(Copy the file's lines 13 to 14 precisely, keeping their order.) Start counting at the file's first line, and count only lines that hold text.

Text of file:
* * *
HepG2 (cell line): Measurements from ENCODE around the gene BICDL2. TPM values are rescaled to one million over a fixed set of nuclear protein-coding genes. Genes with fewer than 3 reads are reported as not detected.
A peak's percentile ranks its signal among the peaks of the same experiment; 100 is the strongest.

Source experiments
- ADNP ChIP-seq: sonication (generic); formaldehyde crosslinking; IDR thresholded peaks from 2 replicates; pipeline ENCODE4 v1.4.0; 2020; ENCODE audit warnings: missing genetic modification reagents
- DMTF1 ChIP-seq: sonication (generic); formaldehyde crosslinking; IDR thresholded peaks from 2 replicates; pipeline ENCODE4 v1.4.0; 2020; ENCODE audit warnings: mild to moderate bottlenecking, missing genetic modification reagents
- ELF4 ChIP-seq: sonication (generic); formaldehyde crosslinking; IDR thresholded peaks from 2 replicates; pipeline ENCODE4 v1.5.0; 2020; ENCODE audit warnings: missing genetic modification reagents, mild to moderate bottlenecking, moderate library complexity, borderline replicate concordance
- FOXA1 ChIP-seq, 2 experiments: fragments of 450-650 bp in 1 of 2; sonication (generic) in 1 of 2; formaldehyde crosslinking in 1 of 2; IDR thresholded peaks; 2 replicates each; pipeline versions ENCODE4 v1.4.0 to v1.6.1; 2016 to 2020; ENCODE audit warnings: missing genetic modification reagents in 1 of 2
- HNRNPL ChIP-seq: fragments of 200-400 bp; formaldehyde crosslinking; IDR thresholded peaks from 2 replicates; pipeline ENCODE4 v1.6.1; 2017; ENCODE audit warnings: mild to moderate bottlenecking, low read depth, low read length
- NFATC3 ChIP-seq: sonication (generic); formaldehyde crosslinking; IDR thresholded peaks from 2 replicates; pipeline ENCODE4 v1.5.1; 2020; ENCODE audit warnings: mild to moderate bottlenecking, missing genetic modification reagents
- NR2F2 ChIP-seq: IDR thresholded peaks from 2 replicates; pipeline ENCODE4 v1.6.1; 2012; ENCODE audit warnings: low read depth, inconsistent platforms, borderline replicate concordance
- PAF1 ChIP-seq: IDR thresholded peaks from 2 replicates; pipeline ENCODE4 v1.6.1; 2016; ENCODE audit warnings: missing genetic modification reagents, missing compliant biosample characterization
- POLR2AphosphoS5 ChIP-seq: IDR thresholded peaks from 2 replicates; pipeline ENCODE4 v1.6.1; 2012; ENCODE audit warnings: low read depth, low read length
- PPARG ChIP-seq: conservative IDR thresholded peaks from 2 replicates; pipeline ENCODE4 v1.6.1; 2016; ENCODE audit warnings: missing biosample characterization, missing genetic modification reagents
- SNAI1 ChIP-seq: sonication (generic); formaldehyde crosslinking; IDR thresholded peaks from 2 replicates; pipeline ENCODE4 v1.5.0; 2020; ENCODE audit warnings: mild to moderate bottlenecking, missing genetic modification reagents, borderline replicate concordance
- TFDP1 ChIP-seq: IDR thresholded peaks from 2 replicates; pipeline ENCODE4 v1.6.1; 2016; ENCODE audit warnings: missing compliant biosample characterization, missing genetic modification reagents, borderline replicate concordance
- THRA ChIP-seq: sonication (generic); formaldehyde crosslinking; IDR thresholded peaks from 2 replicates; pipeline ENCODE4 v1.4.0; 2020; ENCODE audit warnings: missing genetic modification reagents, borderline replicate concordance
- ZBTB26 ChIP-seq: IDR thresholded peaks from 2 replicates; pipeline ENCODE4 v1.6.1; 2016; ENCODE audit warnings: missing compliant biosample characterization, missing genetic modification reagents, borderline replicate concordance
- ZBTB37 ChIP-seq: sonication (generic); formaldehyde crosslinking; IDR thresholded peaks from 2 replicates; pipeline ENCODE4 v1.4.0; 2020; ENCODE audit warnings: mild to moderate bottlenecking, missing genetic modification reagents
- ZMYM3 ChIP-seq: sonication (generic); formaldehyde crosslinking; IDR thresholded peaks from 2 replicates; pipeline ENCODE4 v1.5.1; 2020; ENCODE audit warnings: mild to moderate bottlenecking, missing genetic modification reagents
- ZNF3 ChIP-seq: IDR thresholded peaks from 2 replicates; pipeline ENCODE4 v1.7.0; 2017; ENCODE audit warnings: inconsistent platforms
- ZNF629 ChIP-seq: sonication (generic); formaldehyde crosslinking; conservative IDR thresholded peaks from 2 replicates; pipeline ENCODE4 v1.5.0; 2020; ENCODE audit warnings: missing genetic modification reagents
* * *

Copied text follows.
- PPARG ChIP-seq: conservative IDR thresholded peaks from 2 replicates; pipeline ENCODE4 v1.6.1; 2016; ENCODE audit warnings: missing biosample characterization, missing genetic modification reagents
- SNAI1 ChIP-seq: sonication (generic); formaldehyde crosslinking; IDR thresholded peaks from 2 replicates; pipeline ENCODE4 v1.5.0; 2020; ENCODE audit warnings: mild to moderate bottlenecking, missing genetic modification reagents, borderline replicate concordance